igh-class work is a natural sequence to having our workrooms on
;remises. With our workrooms all under one roof-all under con-
rated personal supervision, we are able to produce those finished
terpieces of tailors' art, so utterly impossible for the great bulk of
Your dress suit for the J-Hop should be ordered of us, thus insur-
you the best materials, workmanship, and a knowledge of thirty
-s' experience in manufacturing evening clothes.
G. H. Wild Company
Now Su~pply of
he Slater Book Shop
338 S. STATE
Cr sodas and lunches
EORGE BISCH OFF
ice Cut Flowers and Plants
;hapin St. Ann Arbor, Mich.,
PHONE 809 M
Rowe City Laundry
06 Detroit St
Cash cards save you money
FIRST NATL BANK OF ANN ARBOR, MICH.
Capital $ioo,ooo Surplus and Profit $65,ooo
Wirt Cornwell Waldo M. Abbott
Geo. W. Patterson Harry M. Hawley
S. W. Clarkson Harrison Soule
Fred Schmid D. B. Sutton
E. D. Kinnie
.Y OUR HOME MADE
Vanilla and Chocolate
CREAM WALNUT CARAMELS
We serve lunches and sodas at all hours
The Fountain of Youth
State Street Cor. Liberty
We Offer You,
URITY - - SERVICE - - LOCATION
n Arbor Savings Bank
rthwest Corner Main and Huron
707 North University Ave.
armers & Mechanics Bank
'ers the Best in Modern Banking
CURITY . . - EFFICIENCY
cnt and Pleasant Quarters. You will
ed with Our Service. Two Offices
S. Main St. : : 330 S. State St.
109 S. Main St.
Our candies are made in
our own sanitary shop.
3 typewriter from
322 South State Street
II furnish you an instruction
roe of charge. You will be a
before you know it.
DETROIT UNITED LINES
Between Detroit, Ann Arbor and Jackson
Cars run on Eastern time, one hour faster
than local time.
Detroit Limited and Express Cars-7:35 a.
m., 8:ro a. m. and hourly to 7:10 p. M., 9:10
Kalamazoo Limited Cars-8:48 a. nr. and
every two hours to 6:48 p. M.; to Lansing,
8:48 p. i.
Jackson Express Cars-(Local stops west of
Ann Arbor)-9:48 a. m. and every two hours
to 7:48 P. rm.
Local Cars Eastbound-5:35 a. m ,.6:4 a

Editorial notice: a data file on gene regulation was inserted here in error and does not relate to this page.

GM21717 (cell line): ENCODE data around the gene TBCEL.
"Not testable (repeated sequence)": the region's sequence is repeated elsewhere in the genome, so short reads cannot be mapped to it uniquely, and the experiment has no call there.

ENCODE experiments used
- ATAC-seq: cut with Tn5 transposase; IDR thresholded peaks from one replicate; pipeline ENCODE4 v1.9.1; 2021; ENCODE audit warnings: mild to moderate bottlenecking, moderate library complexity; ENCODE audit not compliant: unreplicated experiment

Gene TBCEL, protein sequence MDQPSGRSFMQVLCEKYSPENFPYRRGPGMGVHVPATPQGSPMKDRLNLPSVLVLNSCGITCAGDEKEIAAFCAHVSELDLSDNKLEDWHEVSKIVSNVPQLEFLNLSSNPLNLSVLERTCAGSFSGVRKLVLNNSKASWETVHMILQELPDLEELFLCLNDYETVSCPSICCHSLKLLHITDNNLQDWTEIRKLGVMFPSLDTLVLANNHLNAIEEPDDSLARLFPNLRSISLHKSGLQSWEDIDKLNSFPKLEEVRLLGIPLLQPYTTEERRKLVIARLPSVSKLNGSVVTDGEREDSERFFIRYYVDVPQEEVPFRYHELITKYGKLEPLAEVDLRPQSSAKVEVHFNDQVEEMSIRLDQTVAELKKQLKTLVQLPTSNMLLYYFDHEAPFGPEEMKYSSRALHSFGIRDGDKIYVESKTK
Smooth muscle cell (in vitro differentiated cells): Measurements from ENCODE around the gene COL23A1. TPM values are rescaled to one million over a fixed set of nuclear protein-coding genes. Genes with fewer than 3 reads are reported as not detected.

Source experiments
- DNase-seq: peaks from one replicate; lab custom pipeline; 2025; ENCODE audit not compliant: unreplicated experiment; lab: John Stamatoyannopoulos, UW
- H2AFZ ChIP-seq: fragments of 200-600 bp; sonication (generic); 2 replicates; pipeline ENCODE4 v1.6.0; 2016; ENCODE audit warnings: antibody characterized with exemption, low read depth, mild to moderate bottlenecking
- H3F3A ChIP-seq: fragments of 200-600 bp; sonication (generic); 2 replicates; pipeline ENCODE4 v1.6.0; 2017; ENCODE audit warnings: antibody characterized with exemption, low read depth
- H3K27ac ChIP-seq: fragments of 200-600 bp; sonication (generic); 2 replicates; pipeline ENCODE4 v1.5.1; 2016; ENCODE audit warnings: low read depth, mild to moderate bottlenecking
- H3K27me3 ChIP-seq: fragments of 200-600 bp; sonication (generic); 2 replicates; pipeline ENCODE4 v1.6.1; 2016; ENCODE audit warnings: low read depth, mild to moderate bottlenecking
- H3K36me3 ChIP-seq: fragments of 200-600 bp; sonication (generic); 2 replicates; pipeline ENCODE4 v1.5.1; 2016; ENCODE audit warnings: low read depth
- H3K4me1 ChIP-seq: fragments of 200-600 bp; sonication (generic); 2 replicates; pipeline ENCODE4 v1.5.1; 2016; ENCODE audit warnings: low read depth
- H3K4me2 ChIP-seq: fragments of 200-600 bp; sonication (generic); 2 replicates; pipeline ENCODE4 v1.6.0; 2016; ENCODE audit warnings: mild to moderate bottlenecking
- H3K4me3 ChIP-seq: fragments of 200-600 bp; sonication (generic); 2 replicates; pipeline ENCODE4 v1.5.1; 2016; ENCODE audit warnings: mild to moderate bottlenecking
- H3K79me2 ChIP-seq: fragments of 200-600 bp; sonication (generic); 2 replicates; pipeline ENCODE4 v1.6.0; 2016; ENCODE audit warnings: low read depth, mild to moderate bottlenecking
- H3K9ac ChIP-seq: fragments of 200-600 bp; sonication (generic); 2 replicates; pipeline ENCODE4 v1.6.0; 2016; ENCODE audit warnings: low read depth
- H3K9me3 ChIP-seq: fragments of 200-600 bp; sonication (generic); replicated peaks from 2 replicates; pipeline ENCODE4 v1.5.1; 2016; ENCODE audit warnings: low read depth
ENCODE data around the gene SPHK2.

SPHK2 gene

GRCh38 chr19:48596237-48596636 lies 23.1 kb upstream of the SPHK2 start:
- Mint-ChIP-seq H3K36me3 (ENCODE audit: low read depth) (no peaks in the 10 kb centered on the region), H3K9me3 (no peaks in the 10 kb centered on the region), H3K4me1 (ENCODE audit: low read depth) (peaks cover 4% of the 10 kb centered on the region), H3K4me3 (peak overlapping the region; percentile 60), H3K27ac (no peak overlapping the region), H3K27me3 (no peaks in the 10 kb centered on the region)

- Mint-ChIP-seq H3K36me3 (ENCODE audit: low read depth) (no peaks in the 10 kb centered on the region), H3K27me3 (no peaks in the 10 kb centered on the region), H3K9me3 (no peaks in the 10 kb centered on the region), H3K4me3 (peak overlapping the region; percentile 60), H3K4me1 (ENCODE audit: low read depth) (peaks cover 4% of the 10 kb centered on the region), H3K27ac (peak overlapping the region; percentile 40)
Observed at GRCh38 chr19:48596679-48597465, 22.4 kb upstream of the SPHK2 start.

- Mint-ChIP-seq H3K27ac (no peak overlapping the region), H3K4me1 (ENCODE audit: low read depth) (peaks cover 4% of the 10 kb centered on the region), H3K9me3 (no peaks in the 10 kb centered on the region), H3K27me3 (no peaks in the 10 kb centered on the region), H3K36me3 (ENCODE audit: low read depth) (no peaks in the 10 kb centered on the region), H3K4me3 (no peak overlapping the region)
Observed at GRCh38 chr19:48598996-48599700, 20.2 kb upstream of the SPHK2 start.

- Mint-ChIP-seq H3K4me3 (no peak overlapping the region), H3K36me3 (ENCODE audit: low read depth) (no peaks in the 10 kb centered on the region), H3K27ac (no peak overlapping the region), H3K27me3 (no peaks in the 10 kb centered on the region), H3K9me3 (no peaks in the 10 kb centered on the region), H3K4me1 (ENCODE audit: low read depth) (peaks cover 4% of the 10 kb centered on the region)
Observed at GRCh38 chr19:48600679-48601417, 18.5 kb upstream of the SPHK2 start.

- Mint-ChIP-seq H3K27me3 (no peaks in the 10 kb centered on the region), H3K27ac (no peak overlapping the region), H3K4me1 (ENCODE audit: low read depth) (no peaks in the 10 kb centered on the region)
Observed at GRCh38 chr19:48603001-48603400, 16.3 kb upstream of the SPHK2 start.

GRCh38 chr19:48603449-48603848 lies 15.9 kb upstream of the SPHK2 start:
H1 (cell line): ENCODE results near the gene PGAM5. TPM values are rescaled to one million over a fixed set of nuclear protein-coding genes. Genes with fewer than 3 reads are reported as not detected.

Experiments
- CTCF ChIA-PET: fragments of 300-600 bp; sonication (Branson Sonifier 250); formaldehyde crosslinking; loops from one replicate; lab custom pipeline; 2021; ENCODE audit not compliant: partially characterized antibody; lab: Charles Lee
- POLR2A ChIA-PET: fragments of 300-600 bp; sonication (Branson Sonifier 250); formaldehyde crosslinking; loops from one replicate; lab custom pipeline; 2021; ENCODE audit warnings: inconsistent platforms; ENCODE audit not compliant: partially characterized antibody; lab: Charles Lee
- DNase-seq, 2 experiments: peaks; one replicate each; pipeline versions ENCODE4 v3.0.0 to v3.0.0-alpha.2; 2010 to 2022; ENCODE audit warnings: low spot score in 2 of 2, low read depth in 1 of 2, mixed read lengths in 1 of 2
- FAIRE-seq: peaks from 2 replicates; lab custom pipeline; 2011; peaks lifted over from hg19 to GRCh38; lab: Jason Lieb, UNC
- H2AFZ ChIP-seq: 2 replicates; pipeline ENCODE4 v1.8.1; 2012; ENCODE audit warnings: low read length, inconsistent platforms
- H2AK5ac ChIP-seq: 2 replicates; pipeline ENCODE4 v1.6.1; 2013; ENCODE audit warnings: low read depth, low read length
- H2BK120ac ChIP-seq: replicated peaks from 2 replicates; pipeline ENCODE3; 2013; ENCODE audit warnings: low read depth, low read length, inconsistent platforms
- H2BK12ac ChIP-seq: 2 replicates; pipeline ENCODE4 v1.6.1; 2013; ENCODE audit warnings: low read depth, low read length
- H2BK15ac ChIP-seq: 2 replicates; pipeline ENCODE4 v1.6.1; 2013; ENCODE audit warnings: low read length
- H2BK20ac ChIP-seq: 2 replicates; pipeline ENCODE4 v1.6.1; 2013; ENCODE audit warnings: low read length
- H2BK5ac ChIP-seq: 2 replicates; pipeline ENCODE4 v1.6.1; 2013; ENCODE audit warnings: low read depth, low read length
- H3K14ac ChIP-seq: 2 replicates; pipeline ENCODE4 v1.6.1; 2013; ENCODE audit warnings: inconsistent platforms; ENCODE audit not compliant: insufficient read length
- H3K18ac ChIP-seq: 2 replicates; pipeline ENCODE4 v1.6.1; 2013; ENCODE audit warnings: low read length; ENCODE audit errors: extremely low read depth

m., 7:05 a. m. and every two hours to 7:o5 p
m., 8:05 p. M., 9:05 p. M., 10:50 p. m. to
Ypsilanti only, 9:20 a.i., 9:5o a. M., : P
M., 6:o5 p. i., 11:45 P. im., : r a. i., 1:2.
a. m. To Saline, change at Ypsilanti.
Local Cars Westpound-6:o; a. M., 7:5o a
m., 10:20 p. M.. I2:2 a. m.-
713 . VNIVERSITY
THE WEST offers you excellent salaries,
good systems, and opportunities foradvance-
ment. We have more calls for first class teach-
ers than we can fill. Yearly elections frequent-
ly occur as early as February. Enroll now so
that we may get your references catalogued.
Write at once to
GRAHAM TEACHER'S AGENCY
THANS STAFF OF PLAY
J. RALEIGH NELSON EXPRESSES
APPRECIATION FOR AID IN
Editor, The Michigan Daily:
If the cast of the Magic Carpet were
not so large, I should certainly feel
it a great pleasure to express to each
one personally my appreciation of the
loyal and enthusiastic support they
have given me in the production of
the play. As I cannot do that, I take
this means of thanking them. The
weeks I worked with them will al-
ways remain a pleasant memory. I
wish also to acknowledge my very
great obligation to Miss Evans for her
hearty co-operation and her contri-
bution of the dances which added so
greatly to the production, I am sure
that no one ever took a task like this
with a more efficient and level-headed
group of men as his co-Workers, such
men as King, Adams, Curby, and
Reeder, could hardly fail to make a
success of any enterprise with which
they put their splendid ability. Even
Gornetsky's name on the program was